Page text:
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jointVariables

List all kinematic variables associated with joints

Syntax

jointVariables(ks)

Description

jointVariables(ks) lists the kinematic variables native to the KinematicsSolver object ks and available to capture the displacements of joints.

MATLAB outputs a table with the joint variables in rows. Each row gives the ID of a variable, the type of joint it belongs to, the path from the root of the model to the corresponding joint block in the Simulink model, and the unit for its numerical value. The table starts out fully populated with all the joint variables identified in the model at the time the KinematicsSolver object is constructed.

A model can have many joint variables. These are sorted by joint, joint primitive, and primitive component. The variables are correspondingly named according to the scheme jointName.primitiveType.primitiveComponent. A gimbal joint, which has three revolute primitives (Rx, Ry, and Rz), each with a rotational component (q), allows for three joint variables. With j1 for joint name, the variable identifiers become j1.Rx.q, j1.Ry.q, and j1.Rz.q.

Joint primitives can also be prismatic (Px, Py, and Pz), spherical (S), constant-velocity (CV), or lead-screw (LSz). Primitive components can be translations (p), rotations (q), and axis components (ax). Spherical primitives are the only to allow rotation about a general 3-D axis, and so only they have axis components. These are denoted ax_x, ax_y, and ax_z. Other joint primitives have one component each—save for the constant-velocity primitive, which has an azimuth rotation component (q_a) and a bend rotation component (q_b).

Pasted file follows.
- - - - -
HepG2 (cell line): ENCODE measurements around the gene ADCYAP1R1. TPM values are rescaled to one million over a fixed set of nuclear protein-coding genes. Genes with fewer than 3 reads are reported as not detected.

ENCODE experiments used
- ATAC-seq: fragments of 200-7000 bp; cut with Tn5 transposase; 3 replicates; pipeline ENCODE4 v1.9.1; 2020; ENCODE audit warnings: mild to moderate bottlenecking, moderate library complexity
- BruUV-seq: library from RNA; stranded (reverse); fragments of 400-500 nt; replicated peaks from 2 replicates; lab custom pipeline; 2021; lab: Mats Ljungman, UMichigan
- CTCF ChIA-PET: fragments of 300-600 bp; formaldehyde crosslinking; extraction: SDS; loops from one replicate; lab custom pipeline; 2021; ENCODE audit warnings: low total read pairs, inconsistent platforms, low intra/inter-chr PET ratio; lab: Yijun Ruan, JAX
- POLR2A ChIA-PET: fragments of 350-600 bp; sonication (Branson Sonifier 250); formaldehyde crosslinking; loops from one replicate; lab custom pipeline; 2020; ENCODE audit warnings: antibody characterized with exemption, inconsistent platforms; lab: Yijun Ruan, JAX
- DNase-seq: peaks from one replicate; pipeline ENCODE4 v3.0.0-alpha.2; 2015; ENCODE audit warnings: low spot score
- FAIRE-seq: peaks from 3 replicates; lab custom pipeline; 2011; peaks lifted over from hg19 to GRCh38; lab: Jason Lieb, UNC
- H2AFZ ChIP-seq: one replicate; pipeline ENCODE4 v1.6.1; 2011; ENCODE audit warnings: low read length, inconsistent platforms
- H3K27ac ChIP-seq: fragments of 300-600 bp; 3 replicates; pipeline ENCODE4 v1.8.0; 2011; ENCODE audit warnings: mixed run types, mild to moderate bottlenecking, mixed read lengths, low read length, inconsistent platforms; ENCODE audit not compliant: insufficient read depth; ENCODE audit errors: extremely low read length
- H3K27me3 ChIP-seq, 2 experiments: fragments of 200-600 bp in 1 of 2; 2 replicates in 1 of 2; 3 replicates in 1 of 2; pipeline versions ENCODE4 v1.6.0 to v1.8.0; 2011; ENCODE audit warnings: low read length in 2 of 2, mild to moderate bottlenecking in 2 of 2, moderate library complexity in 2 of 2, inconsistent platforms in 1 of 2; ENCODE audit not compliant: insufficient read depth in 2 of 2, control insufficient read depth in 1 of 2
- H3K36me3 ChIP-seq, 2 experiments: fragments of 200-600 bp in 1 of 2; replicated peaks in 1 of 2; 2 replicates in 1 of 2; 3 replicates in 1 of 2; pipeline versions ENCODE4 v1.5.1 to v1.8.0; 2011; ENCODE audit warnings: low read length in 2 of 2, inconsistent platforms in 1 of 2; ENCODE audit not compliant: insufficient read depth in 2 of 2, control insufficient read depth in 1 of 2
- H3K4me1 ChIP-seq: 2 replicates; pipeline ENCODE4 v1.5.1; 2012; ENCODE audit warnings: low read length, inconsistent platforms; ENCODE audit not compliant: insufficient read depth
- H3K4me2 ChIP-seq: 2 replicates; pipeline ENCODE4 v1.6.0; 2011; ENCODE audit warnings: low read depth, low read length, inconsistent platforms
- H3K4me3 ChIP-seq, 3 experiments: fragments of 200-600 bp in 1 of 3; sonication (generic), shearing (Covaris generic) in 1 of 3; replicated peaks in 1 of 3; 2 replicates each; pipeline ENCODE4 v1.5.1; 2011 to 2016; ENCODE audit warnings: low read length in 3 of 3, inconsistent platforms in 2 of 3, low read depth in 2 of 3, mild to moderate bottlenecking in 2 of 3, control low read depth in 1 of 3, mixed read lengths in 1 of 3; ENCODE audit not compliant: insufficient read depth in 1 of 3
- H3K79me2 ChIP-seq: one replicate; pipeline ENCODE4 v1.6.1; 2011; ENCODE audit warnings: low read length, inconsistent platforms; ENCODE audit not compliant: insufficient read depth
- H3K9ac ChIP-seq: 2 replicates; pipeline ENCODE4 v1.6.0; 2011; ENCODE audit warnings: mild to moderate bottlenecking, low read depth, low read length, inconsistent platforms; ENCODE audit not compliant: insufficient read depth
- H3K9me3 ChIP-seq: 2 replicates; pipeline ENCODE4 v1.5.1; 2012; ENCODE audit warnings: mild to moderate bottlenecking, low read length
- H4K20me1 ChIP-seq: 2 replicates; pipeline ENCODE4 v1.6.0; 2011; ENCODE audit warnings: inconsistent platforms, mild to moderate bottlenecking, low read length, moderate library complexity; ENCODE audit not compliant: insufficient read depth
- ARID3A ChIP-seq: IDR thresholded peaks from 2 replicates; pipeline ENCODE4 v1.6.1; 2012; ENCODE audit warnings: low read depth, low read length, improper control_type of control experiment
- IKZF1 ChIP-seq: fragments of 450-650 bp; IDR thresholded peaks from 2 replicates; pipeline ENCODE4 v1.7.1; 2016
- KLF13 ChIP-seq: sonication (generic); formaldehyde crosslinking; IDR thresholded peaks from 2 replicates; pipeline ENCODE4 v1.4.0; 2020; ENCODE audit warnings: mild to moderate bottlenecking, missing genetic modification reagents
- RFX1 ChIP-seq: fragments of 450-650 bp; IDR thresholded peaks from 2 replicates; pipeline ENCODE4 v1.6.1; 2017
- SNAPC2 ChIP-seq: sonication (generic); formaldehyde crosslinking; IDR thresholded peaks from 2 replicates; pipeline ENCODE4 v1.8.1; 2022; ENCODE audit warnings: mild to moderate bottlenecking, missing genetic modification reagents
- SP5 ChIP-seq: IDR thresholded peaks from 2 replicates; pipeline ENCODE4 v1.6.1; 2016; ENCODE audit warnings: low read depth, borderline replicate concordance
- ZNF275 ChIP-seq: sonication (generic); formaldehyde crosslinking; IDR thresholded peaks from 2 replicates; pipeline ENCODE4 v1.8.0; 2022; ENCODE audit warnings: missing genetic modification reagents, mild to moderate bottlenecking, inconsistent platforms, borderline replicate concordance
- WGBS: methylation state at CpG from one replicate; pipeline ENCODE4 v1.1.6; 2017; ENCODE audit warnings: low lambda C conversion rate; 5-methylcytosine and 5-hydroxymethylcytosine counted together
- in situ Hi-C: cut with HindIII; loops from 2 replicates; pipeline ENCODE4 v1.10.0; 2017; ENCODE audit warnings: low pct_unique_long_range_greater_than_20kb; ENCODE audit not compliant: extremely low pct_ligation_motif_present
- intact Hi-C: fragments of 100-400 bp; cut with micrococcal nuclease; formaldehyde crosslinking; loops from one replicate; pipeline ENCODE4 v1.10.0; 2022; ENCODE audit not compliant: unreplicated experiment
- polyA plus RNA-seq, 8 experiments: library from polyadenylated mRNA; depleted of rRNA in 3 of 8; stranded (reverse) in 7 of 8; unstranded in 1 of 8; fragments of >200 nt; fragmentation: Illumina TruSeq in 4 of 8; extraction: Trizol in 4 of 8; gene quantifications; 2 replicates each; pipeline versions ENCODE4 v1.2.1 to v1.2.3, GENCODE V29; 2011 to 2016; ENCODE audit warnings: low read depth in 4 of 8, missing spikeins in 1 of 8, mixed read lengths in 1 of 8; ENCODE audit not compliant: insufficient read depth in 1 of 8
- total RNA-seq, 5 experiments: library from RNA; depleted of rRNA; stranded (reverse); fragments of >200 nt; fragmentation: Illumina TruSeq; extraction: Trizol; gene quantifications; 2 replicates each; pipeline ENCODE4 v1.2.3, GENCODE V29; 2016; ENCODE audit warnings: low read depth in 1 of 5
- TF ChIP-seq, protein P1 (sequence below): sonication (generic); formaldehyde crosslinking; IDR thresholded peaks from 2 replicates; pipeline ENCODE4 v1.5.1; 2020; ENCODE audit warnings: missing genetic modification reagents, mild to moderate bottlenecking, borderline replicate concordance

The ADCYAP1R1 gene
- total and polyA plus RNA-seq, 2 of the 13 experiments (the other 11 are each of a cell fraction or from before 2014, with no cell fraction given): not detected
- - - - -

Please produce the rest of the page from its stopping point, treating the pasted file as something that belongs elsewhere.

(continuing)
Joint variables can play different roles in the analysis. They can serve as targets, guesses, or outputs. As targets, they help to specify the multibody configuration for which to solve the output variables. As guesses, they help to bias the solver toward a desired solution—for example, to ensure that the elbow of a humanoid robot bends and extends only in the natural range of 0–145 degrees. As outputs, they add to the unknowns to be determined by the solver.

The figure shows the variables of a general KinematicsSolver object. Target (T), guess (G), and output (O) variables can be joint variables (J) or frame variables (F). Joint variables are native to the object and can be assigned from its start as targets, guesses, and outputs. Frame variables must first be created with addFrameVariables.

Input Arguments

collapse all

Name of the KinematicsSolver object for which to run the analysis. The object is a kinematic representation of the model from which it derives. It contains the variables upon which the analysis depends.

Example: 'fourBarKS'

Data Types: char | string

Introduced in R2019a